Given what is presented in Animal Farm, what is Orwell's attitude toward Napoleon?

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Ashley Kannan eNotes educator| Certified Educator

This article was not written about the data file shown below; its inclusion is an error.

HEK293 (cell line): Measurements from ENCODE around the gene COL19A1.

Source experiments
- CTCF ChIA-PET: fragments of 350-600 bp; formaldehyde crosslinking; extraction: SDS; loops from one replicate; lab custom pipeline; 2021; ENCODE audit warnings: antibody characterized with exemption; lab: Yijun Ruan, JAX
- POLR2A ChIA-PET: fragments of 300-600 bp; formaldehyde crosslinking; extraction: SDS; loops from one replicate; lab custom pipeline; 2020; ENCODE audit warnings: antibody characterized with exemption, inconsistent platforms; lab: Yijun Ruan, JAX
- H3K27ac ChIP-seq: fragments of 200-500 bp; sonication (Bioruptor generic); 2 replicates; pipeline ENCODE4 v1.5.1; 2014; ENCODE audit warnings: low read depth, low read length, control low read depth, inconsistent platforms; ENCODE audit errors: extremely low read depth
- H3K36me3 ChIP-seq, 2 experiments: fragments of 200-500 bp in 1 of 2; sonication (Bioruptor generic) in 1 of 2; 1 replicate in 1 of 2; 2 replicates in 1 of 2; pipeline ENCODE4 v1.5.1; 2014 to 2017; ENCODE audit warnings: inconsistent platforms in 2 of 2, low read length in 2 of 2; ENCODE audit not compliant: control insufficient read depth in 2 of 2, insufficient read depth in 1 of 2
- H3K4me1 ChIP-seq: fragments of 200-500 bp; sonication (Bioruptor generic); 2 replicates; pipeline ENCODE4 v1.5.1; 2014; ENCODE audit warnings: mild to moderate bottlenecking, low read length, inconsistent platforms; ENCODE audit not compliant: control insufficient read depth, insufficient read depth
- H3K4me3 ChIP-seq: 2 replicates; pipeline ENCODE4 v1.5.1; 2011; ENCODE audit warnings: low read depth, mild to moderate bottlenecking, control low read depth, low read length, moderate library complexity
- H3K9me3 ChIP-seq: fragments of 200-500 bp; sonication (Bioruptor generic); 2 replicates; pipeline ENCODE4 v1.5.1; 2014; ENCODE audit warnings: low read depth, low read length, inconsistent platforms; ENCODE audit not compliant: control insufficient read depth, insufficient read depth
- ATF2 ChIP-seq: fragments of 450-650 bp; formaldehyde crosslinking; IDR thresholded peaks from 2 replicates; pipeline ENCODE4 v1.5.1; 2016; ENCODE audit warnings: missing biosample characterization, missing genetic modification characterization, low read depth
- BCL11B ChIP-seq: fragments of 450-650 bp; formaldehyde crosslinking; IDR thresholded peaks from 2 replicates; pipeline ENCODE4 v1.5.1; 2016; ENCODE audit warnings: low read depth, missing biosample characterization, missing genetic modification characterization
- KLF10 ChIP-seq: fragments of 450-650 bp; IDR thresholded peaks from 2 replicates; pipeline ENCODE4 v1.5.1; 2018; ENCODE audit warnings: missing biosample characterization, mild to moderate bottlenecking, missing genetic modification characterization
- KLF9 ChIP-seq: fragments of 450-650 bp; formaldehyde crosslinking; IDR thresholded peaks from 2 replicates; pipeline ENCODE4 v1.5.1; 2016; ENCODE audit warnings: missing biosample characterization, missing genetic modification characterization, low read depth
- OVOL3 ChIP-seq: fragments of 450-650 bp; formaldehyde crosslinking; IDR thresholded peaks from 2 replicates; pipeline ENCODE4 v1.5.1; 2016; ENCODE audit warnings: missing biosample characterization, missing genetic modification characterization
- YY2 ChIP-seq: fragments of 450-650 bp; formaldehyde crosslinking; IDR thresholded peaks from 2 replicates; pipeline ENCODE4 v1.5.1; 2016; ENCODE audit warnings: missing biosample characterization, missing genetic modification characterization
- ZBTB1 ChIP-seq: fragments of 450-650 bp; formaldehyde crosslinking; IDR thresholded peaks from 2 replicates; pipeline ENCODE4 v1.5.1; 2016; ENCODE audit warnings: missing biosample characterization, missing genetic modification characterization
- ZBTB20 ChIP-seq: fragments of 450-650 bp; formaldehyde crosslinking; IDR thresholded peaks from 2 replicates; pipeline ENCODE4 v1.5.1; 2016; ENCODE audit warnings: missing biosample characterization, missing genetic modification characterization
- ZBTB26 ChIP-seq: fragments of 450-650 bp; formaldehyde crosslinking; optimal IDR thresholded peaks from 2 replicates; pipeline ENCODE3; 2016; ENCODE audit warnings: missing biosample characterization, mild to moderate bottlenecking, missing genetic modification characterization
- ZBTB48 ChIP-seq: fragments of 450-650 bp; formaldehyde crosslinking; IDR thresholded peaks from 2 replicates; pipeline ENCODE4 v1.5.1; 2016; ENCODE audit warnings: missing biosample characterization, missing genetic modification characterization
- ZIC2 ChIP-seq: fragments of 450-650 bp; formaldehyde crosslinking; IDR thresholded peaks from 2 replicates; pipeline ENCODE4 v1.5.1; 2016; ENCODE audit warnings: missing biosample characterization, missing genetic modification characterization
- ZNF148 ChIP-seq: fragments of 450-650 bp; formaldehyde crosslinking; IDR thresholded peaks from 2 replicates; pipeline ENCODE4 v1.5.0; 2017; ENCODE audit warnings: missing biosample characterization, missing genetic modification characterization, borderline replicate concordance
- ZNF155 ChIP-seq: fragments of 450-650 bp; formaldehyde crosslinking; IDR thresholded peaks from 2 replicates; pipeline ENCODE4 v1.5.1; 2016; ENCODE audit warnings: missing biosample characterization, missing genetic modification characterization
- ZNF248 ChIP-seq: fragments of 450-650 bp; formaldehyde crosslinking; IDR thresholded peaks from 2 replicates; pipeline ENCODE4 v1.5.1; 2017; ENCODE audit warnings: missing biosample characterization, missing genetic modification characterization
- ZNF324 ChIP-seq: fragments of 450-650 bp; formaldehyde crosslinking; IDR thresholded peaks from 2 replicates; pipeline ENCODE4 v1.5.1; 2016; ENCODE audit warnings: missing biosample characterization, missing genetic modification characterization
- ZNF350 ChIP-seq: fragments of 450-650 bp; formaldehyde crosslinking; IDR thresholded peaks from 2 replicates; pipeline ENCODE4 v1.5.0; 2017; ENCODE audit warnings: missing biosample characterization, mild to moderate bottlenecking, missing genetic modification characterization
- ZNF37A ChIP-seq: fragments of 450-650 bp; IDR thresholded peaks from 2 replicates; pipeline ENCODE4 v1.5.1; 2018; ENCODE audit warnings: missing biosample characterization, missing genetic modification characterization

I think that it becomes fairly clear that Orwell does not really hold much in way of admiration towards Napoleon.  Orwell makes it clear that Napoleon's love of power and desire to consolidate it at all costs makes him a fundamental threat to the goals and ideals of the revolution.  Orwell shows this in how Napoleon wishes to take the pups immediately to rear as his own security force or how he does not really seem to care much for the ideals of the revolution as much as he does for his own power.  The public executions that he oversees as well as his running off of Snowball help to enhance this.  Orwell uses these moments to make clear that Napoleon's primary concern is for his own power and his own control.  Napoleon does not show much regard for much else.  In the later chapters, Orwell indicates that Napoleon has sired most of the pigs on the farm and has ended up establishing the control that he coveted from the start.  The final scene in which he renames the farm and cheats with the humans in the card game while he stands on his two legs helps to confirm that Orwell's view towards Napoleon is one of disdain, reflecting an abandonment of the revolution's goals.  It becomes this idea that power is corruptible that is one of the lasting images of how Orwell views Napoleon and his attitudes towards him.